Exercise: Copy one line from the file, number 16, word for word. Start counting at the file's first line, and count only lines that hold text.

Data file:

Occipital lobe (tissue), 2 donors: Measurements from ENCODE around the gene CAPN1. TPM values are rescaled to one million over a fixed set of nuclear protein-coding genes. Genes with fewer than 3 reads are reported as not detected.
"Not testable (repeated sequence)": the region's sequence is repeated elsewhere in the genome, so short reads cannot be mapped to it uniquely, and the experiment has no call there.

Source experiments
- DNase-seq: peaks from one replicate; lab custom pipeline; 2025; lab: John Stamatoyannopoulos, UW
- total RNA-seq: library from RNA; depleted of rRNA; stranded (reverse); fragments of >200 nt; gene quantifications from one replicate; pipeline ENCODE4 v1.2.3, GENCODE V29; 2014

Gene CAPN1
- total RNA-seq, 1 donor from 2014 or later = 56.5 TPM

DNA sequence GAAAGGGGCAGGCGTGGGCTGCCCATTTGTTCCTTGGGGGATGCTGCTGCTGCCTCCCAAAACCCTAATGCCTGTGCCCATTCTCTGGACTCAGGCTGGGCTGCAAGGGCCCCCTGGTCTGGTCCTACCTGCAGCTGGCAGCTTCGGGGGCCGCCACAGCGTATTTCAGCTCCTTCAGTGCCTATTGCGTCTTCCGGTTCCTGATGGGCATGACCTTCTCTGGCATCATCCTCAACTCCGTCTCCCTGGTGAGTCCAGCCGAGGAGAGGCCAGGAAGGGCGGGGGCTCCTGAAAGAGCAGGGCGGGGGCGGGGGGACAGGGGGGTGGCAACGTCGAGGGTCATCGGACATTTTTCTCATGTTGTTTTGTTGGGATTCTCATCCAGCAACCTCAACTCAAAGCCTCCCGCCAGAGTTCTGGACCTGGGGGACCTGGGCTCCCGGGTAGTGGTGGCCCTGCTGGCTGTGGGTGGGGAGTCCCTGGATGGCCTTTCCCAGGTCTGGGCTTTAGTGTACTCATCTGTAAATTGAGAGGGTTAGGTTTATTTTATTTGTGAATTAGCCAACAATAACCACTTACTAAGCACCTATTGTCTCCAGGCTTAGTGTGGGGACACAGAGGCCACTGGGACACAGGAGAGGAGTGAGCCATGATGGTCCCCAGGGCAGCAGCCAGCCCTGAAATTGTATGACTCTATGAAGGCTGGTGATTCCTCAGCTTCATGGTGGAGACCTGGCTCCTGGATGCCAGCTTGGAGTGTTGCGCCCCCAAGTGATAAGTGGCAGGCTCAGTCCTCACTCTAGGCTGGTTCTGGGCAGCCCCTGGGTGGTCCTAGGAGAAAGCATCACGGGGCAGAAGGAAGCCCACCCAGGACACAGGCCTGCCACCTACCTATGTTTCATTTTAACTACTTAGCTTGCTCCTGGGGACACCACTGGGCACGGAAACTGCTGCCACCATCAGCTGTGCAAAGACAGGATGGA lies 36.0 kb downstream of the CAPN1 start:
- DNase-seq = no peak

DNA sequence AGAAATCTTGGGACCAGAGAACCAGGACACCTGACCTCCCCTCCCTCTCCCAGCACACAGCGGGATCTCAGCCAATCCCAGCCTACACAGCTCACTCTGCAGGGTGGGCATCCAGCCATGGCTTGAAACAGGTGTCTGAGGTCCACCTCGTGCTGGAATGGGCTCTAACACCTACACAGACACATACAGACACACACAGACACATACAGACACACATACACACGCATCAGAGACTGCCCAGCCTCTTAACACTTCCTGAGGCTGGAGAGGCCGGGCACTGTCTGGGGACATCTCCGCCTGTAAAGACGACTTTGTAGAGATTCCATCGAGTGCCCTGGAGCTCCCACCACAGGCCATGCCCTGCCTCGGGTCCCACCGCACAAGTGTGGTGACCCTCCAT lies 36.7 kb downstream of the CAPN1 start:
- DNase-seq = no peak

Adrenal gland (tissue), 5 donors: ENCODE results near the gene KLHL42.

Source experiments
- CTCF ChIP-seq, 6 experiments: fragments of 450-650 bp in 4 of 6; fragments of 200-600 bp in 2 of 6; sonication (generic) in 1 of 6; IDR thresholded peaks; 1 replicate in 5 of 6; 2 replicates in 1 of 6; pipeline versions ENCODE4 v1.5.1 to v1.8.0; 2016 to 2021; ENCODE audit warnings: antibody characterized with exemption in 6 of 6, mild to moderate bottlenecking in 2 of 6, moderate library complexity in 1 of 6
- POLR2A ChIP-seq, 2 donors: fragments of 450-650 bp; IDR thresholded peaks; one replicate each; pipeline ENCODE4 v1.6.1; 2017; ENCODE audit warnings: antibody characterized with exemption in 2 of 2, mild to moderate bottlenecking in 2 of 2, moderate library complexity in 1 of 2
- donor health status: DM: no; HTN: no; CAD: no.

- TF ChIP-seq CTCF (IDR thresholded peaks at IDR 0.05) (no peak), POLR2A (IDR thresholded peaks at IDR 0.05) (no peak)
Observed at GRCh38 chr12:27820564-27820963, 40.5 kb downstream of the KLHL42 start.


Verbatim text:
- donor health status: DM: no; HTN: no; CAD: no.